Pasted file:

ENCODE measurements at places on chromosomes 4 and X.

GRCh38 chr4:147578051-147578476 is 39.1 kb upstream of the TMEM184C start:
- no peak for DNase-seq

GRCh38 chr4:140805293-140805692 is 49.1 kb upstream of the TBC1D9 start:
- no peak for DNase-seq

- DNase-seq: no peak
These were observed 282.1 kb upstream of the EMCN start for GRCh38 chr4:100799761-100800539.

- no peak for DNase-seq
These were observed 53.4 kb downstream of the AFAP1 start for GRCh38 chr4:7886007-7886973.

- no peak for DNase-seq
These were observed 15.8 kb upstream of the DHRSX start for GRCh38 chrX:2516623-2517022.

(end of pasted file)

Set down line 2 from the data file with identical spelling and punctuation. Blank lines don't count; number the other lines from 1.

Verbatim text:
GRCh38 chr4:147578051-147578476 is 39.1 kb upstream of the TMEM184C start: